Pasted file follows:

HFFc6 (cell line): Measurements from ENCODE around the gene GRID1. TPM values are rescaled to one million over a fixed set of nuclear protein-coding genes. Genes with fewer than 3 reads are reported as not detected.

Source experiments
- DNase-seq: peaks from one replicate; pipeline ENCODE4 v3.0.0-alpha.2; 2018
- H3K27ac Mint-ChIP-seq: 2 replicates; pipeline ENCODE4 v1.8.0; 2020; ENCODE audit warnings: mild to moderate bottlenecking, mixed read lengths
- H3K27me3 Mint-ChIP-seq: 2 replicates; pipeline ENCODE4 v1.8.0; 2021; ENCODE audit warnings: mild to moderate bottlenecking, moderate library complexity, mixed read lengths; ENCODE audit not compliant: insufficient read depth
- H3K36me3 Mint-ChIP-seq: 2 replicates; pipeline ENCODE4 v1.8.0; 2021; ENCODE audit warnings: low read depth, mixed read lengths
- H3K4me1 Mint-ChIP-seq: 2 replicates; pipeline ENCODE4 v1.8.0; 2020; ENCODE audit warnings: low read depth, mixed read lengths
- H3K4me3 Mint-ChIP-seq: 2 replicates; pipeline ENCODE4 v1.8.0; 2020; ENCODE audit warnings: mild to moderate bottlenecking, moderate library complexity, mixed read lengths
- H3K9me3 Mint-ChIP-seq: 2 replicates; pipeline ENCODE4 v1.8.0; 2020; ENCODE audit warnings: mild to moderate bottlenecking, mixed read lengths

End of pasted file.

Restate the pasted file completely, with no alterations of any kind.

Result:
HFFc6 (cell line): Measurements from ENCODE around the gene GRID1. TPM values are rescaled to one million over a fixed set of nuclear protein-coding genes. Genes with fewer than 3 reads are reported as not detected.

Source experiments
- DNase-seq: peaks from one replicate; pipeline ENCODE4 v3.0.0-alpha.2; 2018
- H3K27ac Mint-ChIP-seq: 2 replicates; pipeline ENCODE4 v1.8.0; 2020; ENCODE audit warnings: mild to moderate bottlenecking, mixed read lengths
- H3K27me3 Mint-ChIP-seq: 2 replicates; pipeline ENCODE4 v1.8.0; 2021; ENCODE audit warnings: mild to moderate bottlenecking, moderate library complexity, mixed read lengths; ENCODE audit not compliant: insufficient read depth
- H3K36me3 Mint-ChIP-seq: 2 replicates; pipeline ENCODE4 v1.8.0; 2021; ENCODE audit warnings: low read depth, mixed read lengths
- H3K4me1 Mint-ChIP-seq: 2 replicates; pipeline ENCODE4 v1.8.0; 2020; ENCODE audit warnings: low read depth, mixed read lengths
- H3K4me3 Mint-ChIP-seq: 2 replicates; pipeline ENCODE4 v1.8.0; 2020; ENCODE audit warnings: mild to moderate bottlenecking, moderate library complexity, mixed read lengths
- H3K9me3 Mint-ChIP-seq: 2 replicates; pipeline ENCODE4 v1.8.0; 2020; ENCODE audit warnings: mild to moderate bottlenecking, mixed read lengths